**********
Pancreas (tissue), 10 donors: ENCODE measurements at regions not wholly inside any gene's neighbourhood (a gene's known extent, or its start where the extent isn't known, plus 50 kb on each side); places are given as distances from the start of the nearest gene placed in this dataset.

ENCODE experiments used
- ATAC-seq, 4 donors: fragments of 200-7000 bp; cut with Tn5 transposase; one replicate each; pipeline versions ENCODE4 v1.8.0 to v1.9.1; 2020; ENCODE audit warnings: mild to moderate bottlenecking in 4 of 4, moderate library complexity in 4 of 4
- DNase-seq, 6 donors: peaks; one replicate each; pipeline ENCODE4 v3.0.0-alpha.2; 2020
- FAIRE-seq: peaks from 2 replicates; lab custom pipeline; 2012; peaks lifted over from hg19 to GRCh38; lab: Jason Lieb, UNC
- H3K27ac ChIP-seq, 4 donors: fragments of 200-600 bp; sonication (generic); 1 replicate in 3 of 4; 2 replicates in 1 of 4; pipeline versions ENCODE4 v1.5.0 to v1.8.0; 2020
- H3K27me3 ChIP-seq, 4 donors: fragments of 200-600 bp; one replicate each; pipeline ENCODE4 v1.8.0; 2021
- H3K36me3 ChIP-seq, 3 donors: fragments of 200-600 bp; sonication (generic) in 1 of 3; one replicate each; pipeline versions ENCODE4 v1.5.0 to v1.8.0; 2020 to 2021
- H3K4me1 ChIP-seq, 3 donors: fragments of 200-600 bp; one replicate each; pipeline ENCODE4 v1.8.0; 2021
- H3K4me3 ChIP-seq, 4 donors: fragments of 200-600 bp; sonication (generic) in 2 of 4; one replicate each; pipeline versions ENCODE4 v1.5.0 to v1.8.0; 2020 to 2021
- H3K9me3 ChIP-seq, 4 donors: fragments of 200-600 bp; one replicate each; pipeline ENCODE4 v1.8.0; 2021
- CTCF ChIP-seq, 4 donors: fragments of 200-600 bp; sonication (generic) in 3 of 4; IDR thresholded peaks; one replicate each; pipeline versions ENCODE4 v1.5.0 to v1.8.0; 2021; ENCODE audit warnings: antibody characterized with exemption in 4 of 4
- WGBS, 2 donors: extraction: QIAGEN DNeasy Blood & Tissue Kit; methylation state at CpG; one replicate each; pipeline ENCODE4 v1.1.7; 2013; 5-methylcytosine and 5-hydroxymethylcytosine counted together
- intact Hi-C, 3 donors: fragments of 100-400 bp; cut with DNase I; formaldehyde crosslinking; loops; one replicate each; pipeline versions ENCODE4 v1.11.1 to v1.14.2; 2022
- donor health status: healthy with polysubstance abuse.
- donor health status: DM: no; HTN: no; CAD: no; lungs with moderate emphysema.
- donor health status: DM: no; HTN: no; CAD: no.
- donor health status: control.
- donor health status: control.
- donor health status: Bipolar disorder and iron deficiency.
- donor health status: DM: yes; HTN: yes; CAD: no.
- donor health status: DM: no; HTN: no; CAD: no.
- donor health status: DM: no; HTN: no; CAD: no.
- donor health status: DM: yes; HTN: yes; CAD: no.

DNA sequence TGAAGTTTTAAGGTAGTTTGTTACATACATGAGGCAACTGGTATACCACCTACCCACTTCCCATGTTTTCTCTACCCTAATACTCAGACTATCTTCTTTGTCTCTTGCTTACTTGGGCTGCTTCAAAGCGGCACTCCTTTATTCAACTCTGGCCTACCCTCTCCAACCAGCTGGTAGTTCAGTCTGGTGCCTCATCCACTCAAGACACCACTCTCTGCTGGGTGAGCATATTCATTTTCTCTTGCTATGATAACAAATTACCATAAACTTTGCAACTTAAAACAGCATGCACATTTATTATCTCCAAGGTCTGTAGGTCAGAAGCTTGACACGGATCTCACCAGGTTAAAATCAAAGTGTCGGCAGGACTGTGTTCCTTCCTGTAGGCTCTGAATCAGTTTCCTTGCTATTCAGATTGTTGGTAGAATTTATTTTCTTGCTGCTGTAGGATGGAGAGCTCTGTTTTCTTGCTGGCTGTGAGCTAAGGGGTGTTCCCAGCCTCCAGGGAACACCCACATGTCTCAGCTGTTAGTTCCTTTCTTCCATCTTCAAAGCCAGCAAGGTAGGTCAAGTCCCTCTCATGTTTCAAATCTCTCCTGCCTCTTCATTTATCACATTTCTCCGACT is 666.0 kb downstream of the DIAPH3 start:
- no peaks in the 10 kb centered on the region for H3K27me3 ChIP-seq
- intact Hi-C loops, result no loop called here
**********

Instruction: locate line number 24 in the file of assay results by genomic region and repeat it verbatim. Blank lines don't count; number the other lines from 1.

- donor health status: DM: yes; HTN: yes; CAD: no.